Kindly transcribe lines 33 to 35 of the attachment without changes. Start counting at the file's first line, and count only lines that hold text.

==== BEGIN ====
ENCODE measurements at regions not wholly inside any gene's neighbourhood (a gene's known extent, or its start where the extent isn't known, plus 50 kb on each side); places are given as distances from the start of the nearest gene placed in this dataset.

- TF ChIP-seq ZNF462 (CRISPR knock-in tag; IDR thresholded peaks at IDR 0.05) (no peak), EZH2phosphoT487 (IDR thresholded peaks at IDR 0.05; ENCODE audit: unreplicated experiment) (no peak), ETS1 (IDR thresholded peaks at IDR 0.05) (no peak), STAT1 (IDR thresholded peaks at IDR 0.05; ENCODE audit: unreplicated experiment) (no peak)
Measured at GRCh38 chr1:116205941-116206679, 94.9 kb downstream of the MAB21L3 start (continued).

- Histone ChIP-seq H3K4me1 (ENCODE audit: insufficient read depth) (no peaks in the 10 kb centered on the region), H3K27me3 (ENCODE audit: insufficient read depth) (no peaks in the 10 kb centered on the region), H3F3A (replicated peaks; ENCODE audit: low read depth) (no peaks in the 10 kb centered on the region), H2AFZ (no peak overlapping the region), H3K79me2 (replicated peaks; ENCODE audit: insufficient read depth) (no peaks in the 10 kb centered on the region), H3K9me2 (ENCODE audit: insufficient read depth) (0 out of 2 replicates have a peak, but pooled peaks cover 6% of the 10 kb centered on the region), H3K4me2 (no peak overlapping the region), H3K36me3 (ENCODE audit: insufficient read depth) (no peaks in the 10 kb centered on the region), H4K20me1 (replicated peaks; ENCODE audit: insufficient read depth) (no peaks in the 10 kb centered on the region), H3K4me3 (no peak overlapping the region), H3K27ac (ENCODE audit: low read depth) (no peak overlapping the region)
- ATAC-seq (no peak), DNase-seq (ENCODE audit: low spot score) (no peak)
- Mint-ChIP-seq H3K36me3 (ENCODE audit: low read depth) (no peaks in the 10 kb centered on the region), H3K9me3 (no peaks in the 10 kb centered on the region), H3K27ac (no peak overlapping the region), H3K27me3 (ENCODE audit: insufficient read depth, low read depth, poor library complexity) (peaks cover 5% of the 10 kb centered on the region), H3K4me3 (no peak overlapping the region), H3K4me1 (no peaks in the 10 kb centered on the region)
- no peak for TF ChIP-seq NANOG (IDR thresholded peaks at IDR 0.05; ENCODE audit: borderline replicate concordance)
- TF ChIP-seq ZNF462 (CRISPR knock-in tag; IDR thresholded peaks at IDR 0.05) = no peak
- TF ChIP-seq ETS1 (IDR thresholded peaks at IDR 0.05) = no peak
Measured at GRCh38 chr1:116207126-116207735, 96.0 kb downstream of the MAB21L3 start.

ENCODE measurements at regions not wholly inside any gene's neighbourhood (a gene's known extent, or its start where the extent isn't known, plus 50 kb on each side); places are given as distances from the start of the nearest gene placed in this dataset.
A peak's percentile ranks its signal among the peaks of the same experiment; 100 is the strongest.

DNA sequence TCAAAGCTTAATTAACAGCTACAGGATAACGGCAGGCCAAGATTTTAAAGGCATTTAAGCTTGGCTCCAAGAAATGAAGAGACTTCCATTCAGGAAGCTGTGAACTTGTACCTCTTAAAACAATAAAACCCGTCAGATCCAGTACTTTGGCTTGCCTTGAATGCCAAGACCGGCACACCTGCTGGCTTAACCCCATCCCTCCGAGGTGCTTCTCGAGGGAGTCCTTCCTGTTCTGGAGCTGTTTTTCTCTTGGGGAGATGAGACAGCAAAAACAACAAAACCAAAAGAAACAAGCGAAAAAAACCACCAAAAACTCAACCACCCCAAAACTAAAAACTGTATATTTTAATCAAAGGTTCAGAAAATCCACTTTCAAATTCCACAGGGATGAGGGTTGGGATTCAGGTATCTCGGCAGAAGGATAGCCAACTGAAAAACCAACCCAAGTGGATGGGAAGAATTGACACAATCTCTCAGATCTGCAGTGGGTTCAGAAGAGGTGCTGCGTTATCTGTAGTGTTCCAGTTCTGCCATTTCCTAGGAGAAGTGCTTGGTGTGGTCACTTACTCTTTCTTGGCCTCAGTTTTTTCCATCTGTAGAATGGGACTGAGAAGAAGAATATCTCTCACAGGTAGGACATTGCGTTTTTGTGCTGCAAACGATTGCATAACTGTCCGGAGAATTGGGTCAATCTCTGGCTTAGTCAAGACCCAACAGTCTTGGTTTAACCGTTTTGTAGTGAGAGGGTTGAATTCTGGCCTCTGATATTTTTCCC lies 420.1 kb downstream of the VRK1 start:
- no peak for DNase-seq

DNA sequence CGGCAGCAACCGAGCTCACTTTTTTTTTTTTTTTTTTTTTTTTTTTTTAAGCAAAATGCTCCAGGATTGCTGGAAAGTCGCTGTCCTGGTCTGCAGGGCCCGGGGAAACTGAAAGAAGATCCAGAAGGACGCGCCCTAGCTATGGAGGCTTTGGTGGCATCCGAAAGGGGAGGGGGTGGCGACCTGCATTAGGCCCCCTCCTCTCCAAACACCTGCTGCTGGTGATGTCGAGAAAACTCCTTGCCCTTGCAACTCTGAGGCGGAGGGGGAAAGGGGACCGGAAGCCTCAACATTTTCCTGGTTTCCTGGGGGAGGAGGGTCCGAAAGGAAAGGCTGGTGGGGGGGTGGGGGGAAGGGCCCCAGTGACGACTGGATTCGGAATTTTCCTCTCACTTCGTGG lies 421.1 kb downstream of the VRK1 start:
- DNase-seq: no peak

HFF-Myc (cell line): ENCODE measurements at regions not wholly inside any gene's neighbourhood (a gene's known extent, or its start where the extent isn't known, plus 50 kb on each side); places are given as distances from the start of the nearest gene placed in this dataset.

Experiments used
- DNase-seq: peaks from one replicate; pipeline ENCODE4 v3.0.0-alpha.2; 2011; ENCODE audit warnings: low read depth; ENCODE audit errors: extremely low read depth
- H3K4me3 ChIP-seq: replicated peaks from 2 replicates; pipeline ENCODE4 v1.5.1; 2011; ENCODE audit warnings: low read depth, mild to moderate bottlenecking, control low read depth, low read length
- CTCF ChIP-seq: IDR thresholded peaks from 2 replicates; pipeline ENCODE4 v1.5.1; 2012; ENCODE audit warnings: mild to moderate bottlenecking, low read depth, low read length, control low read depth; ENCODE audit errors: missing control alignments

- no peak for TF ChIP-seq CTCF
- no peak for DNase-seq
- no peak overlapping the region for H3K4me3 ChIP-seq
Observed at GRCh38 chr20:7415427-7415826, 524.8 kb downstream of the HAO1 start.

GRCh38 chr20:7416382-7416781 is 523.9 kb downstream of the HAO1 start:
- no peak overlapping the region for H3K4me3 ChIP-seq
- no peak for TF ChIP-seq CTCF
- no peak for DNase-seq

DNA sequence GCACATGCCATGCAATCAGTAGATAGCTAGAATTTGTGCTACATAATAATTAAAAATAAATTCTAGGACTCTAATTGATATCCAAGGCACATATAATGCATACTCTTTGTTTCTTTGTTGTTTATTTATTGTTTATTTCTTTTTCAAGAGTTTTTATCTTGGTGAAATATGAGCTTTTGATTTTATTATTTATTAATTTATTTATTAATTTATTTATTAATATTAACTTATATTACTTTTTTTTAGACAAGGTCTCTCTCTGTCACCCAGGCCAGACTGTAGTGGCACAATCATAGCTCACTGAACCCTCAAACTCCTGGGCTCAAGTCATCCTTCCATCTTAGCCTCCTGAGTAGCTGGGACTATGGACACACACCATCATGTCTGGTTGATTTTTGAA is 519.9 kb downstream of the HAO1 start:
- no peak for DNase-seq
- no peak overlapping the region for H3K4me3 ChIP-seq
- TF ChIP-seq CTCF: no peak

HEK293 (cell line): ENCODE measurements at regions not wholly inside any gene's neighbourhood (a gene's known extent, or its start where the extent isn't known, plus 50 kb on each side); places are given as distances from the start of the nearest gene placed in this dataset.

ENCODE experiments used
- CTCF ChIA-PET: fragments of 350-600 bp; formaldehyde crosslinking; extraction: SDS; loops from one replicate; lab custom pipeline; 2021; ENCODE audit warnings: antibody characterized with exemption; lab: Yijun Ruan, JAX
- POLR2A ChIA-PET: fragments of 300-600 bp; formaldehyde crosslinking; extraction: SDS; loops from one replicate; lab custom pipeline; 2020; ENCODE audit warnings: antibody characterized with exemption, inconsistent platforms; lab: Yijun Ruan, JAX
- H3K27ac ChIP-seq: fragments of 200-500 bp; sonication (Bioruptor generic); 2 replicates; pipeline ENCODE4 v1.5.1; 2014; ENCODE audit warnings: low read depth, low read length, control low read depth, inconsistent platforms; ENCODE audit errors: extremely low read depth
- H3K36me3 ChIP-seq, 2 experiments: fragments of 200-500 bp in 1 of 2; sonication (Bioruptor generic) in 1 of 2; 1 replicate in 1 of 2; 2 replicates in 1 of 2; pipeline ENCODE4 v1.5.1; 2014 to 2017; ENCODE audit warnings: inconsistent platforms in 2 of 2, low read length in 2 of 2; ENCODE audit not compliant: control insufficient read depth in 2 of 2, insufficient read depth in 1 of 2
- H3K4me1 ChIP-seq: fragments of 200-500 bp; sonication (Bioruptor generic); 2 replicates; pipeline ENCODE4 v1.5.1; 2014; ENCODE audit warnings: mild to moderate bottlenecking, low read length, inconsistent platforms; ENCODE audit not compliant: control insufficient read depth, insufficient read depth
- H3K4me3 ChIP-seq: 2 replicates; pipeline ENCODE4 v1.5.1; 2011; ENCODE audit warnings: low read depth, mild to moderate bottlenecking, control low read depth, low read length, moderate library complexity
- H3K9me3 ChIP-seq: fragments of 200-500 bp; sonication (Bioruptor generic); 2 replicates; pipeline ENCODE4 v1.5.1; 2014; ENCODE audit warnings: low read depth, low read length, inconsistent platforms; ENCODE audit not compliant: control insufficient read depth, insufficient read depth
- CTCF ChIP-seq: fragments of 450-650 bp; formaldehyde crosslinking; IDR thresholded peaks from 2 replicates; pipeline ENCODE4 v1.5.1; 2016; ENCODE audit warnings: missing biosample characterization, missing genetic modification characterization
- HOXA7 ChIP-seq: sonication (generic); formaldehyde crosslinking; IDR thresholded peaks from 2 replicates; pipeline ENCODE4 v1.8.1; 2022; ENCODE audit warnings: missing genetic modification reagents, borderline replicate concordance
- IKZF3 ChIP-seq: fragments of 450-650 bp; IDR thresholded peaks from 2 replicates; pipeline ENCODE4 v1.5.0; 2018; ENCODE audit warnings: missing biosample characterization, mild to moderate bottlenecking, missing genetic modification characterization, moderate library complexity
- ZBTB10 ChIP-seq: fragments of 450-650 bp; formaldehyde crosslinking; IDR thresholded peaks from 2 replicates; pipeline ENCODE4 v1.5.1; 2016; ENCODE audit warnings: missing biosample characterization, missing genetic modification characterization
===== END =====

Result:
- TF ChIP-seq CTCF: no peak

HEK293 (cell line): ENCODE measurements at regions not wholly inside any gene's neighbourhood (a gene's known extent, or its start where the extent isn't known, plus 50 kb on each side); places are given as distances from the start of the nearest gene placed in this dataset.

ENCODE experiments used